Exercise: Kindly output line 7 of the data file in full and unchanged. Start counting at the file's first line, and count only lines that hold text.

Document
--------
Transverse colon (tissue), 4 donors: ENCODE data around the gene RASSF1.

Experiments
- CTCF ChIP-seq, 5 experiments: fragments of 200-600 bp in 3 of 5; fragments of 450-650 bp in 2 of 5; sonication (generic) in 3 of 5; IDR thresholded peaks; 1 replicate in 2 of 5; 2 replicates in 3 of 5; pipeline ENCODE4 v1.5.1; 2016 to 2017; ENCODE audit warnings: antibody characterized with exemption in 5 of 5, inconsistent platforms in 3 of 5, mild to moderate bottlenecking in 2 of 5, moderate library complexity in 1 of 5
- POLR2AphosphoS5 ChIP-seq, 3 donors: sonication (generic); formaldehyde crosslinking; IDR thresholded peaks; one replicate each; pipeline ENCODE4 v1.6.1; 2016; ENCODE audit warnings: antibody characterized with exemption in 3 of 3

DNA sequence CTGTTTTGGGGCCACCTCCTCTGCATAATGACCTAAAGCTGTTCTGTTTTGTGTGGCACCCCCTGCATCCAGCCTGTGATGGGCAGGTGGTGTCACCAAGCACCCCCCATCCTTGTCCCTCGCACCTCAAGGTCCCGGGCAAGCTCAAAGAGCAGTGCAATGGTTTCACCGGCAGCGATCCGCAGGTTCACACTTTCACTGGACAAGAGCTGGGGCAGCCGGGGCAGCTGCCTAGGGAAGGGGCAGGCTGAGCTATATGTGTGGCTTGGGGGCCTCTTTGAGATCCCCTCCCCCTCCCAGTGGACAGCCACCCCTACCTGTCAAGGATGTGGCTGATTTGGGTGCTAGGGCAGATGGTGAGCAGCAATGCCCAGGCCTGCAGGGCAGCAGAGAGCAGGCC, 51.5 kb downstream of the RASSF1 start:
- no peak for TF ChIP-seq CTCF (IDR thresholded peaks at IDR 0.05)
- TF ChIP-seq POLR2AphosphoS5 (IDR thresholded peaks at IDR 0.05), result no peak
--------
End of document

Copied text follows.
- TF ChIP-seq POLR2AphosphoS5 (IDR thresholded peaks at IDR 0.05), result no peak